Clinical and Experimental Nephrology

, Volume 22, Issue 3, pp 491–500 | Cite as

Application of next-generation sequencing technology to diagnosis and treatment of focal segmental glomerulosclerosis

  • Yutaka Harita
Open Access
Review article


A broad range of genetic and non-genetic factors can lead to kidney injury that manifests as focal segmental glomerulosclerosis (FSGS), which can be classified into primary (idiopathic) and secondary forms. Previous genetic approaches to familial or sporadic cases of FSGS or steroid-resistant nephrotic syndrome identified causal mutations in a subset of genes. Recently, next-generation sequencing (NGS) approaches are becoming a part of a standard assessment in medical genetics. Current knowledge of the comprehensive genomic information is changing the way we think about FSGS and draws attention not only to identification of novel causal genes, but also to potential roles for combinations of mutations in multiple genes, mutations with complex inheritance, and susceptibility genes with variable penetrance carrying relatively minor but significant effects. This review provides an update on recent advances in the genetic analysis of FSGS and highlights the potential as well as the new challenges of NGS for diagnosis and mechanism-based treatment of FSGS.


Focal segmental glomerulosclerosis Steroid-resistant nephrotic syndrome Next-generation sequencing Whole-exome analysis 


Focal segmental glomerulosclerosis (FSGS) is a group of clinicopathological entities sharing the common feature of glomerular lesion within a subset of glomeruli (i.e., focal) involving only a portion of the glomerular tuft (i.e., segmental) [1]. Clinically, FSGS is a common cause of steroid-resistant nephrotic syndrome (SRNS) with approximately 30–50% of adults with FSGS being unresponsive to steroid therapy, and exhibits a large overlap with clinical diagnosis of SRNS in children and adults.

A broad range of genetic and non-genetic factors can lead to kidney injury that manifests as FSGS, which can be broadly classified into primary (idiopathic) and secondary forms [1, 2] (Table 1). Typical primary FSGS, characterized by the presence of nephrotic syndrome with an observable FSGS lesion by light microscopy and widespread foot process effacement by electron microscopy (EM) [3, 4], presents with the highest rate of progression to end-stage renal disease. Secondary FSGS, commonly characterized by the absence of nephrotic syndrome and presence of segmental foot process effacement by EM [3], occurs as an adaptive structural–functional response to known etiologic causes including genetic defects, viral infections, drugs, toxins, and responses mediated by altered glomerular hemodynamics [2].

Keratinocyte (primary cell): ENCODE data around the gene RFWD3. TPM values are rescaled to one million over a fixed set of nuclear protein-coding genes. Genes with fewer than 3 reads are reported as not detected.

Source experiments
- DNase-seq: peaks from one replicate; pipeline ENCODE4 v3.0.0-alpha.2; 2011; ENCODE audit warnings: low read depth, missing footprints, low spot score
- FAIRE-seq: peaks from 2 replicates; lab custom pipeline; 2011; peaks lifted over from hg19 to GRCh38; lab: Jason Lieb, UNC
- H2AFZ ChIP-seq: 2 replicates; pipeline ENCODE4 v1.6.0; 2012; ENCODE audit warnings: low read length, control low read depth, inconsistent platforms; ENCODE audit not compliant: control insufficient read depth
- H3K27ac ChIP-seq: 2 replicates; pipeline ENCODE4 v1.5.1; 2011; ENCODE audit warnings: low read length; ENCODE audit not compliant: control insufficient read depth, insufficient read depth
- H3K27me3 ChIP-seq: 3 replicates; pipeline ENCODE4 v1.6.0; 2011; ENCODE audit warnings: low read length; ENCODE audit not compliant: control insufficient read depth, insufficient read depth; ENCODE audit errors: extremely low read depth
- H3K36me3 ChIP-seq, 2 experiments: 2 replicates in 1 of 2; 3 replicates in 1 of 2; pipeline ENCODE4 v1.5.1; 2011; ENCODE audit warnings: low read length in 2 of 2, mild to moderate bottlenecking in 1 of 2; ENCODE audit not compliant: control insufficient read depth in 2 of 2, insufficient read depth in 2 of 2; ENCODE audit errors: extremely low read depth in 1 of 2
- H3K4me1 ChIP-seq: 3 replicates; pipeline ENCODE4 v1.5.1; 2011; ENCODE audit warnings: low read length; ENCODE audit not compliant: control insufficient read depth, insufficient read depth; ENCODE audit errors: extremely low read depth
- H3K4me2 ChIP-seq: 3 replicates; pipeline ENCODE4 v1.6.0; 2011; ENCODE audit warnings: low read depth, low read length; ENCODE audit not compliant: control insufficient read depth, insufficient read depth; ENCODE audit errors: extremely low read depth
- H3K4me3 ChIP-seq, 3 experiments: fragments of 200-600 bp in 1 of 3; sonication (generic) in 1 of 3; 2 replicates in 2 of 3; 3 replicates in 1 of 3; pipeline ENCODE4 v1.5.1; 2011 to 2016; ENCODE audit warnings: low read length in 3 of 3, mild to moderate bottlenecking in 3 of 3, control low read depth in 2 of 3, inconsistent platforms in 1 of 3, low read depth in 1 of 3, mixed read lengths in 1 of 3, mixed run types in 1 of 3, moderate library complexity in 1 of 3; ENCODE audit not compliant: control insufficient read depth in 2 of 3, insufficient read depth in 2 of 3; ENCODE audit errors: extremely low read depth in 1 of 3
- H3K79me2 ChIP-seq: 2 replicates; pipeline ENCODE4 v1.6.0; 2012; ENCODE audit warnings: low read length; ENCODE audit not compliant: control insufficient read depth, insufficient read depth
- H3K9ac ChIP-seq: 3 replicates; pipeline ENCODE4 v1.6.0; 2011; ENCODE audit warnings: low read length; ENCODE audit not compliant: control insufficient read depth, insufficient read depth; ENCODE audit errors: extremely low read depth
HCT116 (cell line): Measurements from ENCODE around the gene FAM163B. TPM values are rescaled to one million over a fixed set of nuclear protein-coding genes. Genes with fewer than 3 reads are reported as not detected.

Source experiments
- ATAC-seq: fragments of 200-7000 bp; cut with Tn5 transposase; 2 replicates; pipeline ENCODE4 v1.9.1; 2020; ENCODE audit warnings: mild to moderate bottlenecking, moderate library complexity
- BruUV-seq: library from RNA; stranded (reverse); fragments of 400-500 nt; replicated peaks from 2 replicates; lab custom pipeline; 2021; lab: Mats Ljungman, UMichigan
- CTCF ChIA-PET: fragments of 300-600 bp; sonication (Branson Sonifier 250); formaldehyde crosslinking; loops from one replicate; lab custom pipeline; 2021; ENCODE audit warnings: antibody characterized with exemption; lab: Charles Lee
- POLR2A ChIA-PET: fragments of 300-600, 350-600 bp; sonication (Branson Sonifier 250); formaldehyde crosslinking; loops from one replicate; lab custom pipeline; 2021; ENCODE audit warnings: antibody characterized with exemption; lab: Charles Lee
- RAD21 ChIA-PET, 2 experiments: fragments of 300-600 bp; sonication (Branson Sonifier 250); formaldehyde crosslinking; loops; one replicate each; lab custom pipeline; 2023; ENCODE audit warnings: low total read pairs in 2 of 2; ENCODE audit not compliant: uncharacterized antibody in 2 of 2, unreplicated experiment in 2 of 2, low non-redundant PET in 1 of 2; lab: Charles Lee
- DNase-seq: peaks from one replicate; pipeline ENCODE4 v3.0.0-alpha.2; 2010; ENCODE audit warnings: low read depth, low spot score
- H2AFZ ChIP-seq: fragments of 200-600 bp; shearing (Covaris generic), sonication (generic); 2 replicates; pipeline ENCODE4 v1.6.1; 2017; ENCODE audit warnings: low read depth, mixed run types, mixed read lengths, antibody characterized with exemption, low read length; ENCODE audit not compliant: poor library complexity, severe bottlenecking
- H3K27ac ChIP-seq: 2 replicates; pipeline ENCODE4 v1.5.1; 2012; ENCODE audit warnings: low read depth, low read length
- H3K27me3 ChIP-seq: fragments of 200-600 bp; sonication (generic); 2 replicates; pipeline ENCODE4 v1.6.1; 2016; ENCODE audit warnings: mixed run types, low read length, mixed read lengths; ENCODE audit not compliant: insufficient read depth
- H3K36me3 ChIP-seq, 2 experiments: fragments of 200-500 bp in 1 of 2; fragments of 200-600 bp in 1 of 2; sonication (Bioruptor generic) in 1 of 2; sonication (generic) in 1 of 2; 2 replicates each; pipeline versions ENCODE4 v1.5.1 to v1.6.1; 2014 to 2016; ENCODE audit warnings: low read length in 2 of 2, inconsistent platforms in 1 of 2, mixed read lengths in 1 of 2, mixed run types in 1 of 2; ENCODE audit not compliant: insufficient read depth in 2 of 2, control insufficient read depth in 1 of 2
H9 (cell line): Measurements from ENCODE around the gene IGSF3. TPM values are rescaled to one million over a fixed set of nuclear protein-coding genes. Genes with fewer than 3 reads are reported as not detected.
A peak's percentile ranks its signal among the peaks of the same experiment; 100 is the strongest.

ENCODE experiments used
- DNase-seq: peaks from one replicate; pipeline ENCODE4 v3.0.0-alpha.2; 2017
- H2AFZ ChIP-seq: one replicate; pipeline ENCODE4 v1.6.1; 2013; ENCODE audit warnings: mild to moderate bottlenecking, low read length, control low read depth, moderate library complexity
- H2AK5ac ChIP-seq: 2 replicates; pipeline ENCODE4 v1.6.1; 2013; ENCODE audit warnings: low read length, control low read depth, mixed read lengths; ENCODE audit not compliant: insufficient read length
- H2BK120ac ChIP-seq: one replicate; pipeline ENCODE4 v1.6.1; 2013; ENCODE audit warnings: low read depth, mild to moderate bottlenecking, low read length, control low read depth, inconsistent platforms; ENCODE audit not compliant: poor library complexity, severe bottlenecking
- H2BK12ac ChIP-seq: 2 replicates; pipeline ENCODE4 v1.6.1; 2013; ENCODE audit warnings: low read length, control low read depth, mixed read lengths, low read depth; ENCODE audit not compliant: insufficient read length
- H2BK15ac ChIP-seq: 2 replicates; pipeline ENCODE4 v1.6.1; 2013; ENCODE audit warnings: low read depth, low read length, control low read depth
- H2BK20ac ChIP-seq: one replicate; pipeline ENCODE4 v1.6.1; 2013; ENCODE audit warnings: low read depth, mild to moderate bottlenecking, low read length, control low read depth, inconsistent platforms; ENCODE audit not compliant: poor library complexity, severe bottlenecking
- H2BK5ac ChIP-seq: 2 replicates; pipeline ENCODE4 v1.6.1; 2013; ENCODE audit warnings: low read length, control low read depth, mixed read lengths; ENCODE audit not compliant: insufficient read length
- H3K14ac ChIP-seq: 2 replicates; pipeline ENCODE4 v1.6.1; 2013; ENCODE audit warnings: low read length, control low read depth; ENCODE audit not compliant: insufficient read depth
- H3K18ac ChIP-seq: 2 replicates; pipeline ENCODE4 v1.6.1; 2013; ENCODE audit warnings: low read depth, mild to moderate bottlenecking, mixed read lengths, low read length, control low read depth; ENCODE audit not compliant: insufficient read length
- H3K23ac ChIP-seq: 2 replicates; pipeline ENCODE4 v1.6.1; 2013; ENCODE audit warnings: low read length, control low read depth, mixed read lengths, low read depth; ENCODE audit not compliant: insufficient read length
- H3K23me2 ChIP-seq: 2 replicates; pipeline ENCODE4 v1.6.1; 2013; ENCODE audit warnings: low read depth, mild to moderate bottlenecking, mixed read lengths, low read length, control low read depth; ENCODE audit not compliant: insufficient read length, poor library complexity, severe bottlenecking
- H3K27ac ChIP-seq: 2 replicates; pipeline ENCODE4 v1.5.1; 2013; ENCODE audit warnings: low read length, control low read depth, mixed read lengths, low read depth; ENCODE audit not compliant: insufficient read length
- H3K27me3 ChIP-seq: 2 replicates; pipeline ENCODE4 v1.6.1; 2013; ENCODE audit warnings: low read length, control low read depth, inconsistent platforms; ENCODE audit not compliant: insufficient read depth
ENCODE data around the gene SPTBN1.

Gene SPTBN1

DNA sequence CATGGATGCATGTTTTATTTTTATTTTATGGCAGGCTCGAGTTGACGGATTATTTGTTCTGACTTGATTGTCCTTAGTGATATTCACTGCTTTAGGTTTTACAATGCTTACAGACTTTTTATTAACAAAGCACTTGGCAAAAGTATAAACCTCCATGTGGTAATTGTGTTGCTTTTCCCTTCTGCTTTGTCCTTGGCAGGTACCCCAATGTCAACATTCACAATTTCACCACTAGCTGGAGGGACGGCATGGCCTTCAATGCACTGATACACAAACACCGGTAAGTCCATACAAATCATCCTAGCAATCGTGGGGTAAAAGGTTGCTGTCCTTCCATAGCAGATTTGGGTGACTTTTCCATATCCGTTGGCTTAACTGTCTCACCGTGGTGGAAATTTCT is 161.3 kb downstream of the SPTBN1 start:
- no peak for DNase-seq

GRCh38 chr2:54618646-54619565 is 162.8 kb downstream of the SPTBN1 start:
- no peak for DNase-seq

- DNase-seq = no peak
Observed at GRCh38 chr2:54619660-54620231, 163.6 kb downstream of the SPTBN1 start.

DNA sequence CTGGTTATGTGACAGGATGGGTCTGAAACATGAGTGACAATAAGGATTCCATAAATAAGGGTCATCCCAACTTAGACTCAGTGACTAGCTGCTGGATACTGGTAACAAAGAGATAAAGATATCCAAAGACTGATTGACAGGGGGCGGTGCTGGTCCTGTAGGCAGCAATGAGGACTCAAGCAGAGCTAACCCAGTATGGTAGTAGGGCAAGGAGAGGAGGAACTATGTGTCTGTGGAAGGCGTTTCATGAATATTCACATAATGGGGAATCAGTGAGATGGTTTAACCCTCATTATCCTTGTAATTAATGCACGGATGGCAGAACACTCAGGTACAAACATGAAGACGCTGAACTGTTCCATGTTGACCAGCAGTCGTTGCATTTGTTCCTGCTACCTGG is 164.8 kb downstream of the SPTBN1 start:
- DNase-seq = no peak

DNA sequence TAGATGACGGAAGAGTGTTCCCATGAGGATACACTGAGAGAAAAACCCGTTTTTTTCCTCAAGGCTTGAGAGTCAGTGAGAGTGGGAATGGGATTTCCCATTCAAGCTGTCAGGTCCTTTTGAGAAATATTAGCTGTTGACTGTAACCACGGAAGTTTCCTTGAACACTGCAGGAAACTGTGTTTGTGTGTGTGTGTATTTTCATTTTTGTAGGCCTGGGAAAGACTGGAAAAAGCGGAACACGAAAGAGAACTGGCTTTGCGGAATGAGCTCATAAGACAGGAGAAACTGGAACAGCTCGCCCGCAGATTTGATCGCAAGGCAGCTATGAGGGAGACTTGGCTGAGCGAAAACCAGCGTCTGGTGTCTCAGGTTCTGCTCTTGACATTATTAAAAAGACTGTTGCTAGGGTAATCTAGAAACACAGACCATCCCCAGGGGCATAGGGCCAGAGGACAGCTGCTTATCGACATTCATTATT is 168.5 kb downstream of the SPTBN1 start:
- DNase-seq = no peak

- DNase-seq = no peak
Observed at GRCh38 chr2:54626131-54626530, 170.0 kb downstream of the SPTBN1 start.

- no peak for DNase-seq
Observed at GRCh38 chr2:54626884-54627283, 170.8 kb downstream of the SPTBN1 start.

Table 1

Classification of FSGS



Primary FSGS

Circulating factor(s) (yet unidentified)


 Adaptive FSGS

Reduced renal mass or functioning glomerular number

 Genetic FSGS

High-penetrant genetic mutations in genes crucial for podocyte function


Low-penetrant APOL1 variation

 Infection/inflammation-associated FSGS

Direct effect on podocytes or glomerular components/cytokine?

 Medication-associated FSGS

Direct effect of drugs on podocytes

In both primary and secondary FSGS, data from human and experimental studies indicate that podocyte injury, depletion (podocytopenia), and subsequent damage to parietal epithelial cells are pivotal events [5, 6] in the morphogenesis of characteristic segmental lesions.